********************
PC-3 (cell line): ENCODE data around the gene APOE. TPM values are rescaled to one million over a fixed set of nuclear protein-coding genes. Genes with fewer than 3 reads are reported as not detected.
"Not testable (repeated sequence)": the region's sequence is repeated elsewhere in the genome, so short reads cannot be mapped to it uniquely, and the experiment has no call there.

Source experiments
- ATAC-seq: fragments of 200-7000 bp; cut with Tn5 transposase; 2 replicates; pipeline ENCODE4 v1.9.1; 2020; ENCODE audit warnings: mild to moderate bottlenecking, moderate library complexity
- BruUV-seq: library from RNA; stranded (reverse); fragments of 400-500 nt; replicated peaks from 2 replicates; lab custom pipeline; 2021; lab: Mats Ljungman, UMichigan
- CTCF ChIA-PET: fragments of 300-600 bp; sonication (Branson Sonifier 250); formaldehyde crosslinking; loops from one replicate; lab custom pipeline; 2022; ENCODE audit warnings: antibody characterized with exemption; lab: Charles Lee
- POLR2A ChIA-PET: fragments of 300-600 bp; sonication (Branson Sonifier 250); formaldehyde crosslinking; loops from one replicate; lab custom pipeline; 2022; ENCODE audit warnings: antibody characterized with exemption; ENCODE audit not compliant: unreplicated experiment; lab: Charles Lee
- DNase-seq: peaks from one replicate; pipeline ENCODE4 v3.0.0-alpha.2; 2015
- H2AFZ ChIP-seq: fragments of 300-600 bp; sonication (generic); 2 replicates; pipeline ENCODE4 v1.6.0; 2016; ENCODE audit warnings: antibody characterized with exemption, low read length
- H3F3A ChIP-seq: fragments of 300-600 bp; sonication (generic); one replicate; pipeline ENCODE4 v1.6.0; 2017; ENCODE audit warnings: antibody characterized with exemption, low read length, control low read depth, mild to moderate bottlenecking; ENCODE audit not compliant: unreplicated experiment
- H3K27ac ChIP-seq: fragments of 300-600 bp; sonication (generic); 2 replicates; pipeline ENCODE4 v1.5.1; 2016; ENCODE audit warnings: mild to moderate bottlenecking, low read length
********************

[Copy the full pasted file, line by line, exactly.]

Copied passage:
PC-3 (cell line): ENCODE data around the gene APOE. TPM values are rescaled to one million over a fixed set of nuclear protein-coding genes. Genes with fewer than 3 reads are reported as not detected.
"Not testable (repeated sequence)": the region's sequence is repeated elsewhere in the genome, so short reads cannot be mapped to it uniquely, and the experiment has no call there.

Source experiments
- ATAC-seq: fragments of 200-7000 bp; cut with Tn5 transposase; 2 replicates; pipeline ENCODE4 v1.9.1; 2020; ENCODE audit warnings: mild to moderate bottlenecking, moderate library complexity
- BruUV-seq: library from RNA; stranded (reverse); fragments of 400-500 nt; replicated peaks from 2 replicates; lab custom pipeline; 2021; lab: Mats Ljungman, UMichigan
- CTCF ChIA-PET: fragments of 300-600 bp; sonication (Branson Sonifier 250); formaldehyde crosslinking; loops from one replicate; lab custom pipeline; 2022; ENCODE audit warnings: antibody characterized with exemption; lab: Charles Lee
- POLR2A ChIA-PET: fragments of 300-600 bp; sonication (Branson Sonifier 250); formaldehyde crosslinking; loops from one replicate; lab custom pipeline; 2022; ENCODE audit warnings: antibody characterized with exemption; ENCODE audit not compliant: unreplicated experiment; lab: Charles Lee
- DNase-seq: peaks from one replicate; pipeline ENCODE4 v3.0.0-alpha.2; 2015
- H2AFZ ChIP-seq: fragments of 300-600 bp; sonication (generic); 2 replicates; pipeline ENCODE4 v1.6.0; 2016; ENCODE audit warnings: antibody characterized with exemption, low read length
- H3F3A ChIP-seq: fragments of 300-600 bp; sonication (generic); one replicate; pipeline ENCODE4 v1.6.0; 2017; ENCODE audit warnings: antibody characterized with exemption, low read length, control low read depth, mild to moderate bottlenecking; ENCODE audit not compliant: unreplicated experiment
- H3K27ac ChIP-seq: fragments of 300-600 bp; sonication (generic); 2 replicates; pipeline ENCODE4 v1.5.1; 2016; ENCODE audit warnings: mild to moderate bottlenecking, low read length